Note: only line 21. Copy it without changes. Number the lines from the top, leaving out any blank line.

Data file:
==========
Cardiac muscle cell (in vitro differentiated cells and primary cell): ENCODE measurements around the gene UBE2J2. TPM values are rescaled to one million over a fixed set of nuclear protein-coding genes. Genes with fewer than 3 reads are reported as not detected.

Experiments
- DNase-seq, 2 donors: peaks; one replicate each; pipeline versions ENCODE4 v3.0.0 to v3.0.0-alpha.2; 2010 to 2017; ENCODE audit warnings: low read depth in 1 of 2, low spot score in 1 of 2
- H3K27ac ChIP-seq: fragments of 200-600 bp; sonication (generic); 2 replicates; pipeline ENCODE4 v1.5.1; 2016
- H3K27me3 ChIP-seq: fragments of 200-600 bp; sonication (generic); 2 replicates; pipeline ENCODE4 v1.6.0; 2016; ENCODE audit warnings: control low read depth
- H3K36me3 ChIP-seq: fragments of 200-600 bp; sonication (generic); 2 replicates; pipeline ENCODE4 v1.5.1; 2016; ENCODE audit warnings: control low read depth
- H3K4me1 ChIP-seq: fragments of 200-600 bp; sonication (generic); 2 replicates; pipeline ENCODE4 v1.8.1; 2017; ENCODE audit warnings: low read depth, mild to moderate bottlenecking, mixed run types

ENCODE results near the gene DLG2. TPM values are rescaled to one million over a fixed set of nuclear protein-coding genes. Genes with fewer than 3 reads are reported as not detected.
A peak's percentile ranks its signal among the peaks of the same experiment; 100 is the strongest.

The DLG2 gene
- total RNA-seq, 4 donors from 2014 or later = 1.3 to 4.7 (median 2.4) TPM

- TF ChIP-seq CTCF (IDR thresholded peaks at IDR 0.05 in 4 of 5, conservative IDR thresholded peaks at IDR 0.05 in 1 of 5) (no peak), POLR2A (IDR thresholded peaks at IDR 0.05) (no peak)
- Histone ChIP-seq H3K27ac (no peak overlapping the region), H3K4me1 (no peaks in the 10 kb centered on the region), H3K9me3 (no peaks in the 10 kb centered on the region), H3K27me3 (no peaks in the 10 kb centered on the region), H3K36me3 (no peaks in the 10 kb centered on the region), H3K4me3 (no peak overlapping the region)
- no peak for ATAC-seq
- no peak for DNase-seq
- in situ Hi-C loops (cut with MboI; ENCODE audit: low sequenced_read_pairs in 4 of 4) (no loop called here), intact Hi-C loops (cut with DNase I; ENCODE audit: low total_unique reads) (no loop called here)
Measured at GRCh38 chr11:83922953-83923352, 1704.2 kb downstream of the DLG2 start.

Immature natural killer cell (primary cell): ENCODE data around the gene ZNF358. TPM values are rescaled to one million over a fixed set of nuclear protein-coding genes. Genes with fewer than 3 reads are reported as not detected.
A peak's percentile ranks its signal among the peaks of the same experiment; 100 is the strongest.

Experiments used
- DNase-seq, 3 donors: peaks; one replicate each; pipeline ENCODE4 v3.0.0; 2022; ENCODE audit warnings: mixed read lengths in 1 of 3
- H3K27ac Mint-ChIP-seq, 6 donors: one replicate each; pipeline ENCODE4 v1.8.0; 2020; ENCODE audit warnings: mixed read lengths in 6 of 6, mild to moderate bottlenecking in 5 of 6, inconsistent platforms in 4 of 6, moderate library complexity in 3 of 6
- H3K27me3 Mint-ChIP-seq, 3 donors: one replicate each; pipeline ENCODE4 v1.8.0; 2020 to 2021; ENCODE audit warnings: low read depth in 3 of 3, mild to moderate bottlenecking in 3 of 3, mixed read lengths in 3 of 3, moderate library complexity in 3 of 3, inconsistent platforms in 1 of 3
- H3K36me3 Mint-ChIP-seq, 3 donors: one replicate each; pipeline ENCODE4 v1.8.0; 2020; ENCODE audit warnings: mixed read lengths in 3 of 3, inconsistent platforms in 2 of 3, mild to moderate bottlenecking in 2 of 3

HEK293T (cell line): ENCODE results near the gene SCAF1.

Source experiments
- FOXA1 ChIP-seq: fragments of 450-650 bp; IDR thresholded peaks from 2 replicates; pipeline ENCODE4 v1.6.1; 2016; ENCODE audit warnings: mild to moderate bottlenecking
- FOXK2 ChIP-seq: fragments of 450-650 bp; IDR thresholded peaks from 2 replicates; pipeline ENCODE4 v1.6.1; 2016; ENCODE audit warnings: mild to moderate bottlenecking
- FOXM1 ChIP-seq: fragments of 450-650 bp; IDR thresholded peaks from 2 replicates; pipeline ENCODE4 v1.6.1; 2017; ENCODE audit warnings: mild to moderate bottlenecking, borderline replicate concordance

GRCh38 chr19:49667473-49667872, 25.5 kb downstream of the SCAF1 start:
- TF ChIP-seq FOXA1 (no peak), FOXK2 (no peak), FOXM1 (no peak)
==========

- DNase-seq, 3 donors: peaks; one replicate each; pipeline ENCODE4 v3.0.0; 2022; ENCODE audit warnings: mixed read lengths in 1 of 3